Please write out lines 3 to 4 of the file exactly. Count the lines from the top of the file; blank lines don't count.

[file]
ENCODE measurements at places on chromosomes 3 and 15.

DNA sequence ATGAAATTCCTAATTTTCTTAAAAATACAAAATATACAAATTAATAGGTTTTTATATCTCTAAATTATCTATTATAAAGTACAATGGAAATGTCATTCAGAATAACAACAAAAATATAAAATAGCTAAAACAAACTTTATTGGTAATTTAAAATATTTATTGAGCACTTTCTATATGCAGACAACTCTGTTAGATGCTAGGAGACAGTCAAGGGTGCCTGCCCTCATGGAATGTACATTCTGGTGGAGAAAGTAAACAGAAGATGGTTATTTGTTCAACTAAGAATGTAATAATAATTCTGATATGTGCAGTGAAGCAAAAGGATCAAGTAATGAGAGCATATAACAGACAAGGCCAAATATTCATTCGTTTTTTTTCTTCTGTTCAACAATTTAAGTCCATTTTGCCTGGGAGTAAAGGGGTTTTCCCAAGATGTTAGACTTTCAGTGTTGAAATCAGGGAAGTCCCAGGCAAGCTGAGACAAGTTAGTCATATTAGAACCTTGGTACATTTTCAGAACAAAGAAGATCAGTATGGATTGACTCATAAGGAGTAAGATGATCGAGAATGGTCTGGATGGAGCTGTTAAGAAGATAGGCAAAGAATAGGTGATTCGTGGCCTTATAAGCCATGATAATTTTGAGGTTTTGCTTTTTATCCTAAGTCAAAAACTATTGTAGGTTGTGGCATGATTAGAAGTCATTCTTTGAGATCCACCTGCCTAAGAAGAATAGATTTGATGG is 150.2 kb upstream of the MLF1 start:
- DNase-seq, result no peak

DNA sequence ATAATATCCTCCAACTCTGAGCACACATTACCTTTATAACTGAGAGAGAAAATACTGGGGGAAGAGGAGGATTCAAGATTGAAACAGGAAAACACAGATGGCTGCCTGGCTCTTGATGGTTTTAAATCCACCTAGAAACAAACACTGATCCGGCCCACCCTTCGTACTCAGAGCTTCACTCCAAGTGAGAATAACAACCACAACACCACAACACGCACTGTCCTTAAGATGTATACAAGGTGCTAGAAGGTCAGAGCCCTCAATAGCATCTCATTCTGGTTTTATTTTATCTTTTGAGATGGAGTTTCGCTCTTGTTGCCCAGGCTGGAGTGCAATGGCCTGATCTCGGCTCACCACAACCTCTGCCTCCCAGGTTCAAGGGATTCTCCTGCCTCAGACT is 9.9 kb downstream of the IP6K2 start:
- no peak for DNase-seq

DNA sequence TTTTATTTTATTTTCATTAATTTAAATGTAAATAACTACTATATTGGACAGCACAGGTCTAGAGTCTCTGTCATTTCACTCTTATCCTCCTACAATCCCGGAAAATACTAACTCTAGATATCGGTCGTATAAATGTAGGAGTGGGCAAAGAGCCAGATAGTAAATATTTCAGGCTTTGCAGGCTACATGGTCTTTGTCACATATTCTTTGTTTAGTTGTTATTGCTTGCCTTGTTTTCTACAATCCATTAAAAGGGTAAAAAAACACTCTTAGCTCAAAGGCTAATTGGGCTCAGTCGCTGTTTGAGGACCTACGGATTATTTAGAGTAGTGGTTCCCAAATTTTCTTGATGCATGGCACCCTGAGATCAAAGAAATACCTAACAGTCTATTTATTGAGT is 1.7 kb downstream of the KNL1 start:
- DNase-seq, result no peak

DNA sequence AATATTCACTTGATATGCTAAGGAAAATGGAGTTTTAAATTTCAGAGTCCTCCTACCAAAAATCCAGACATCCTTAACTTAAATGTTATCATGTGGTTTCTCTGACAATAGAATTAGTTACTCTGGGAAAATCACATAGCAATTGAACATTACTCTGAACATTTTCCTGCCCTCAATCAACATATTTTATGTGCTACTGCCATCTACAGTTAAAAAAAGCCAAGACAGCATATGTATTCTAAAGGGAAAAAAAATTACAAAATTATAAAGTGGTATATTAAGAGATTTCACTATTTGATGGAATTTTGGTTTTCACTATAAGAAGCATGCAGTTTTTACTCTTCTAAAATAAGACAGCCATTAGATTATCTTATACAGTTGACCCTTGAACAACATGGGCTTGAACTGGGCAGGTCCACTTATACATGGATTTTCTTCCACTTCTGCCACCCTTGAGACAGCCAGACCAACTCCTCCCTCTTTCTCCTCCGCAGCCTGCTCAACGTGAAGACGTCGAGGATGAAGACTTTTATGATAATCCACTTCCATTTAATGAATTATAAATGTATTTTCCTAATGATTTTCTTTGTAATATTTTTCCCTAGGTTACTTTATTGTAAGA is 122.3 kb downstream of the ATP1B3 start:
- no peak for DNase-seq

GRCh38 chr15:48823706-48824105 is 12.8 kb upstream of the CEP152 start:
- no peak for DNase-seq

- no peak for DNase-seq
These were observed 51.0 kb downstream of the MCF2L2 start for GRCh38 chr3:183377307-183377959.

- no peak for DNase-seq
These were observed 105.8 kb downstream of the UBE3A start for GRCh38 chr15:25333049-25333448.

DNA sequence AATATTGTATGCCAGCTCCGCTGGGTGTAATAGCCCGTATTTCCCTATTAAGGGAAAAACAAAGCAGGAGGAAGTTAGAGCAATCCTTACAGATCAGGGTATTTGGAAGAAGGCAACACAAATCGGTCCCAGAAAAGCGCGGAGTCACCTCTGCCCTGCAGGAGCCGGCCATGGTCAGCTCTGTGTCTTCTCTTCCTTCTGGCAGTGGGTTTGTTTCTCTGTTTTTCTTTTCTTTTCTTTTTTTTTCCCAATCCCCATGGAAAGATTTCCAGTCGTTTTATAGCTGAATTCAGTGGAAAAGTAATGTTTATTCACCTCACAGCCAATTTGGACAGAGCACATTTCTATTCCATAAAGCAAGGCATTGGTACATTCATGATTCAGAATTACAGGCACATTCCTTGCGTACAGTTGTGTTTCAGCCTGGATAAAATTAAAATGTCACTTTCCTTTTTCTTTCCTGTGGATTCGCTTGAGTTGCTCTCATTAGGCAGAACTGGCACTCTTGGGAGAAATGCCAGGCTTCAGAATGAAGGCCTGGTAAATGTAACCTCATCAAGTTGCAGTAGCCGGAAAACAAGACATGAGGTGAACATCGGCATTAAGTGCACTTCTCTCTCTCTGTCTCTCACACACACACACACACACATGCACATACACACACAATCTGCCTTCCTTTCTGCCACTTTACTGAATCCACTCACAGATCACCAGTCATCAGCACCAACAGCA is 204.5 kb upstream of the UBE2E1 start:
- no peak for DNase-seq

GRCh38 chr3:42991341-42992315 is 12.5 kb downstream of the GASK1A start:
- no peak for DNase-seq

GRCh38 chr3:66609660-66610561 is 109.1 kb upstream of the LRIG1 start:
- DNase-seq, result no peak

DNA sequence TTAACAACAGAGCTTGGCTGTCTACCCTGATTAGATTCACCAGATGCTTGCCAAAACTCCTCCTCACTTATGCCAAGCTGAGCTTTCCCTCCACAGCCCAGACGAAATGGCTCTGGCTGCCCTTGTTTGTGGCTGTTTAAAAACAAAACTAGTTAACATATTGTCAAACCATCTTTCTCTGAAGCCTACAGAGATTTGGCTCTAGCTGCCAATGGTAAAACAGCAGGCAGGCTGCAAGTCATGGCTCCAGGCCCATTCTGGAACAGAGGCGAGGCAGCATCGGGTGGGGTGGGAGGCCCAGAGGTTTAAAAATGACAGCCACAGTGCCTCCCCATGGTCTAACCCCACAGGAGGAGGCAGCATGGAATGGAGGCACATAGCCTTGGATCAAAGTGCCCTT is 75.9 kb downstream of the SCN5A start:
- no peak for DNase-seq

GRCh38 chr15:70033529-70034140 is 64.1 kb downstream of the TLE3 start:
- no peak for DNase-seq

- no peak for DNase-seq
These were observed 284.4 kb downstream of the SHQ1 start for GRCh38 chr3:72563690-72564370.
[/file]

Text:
- DNase-seq, result no peak

DNA sequence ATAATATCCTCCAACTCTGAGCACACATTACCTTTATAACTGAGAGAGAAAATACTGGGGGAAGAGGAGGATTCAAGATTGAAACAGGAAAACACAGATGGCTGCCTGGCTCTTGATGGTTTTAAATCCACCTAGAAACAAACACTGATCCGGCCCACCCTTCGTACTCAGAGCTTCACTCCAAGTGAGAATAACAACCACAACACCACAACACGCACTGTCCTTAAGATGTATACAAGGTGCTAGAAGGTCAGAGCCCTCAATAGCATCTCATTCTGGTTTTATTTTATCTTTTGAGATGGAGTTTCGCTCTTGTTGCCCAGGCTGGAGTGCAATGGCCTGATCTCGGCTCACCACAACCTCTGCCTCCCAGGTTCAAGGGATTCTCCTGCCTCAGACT is 9.9 kb downstream of the IP6K2 start: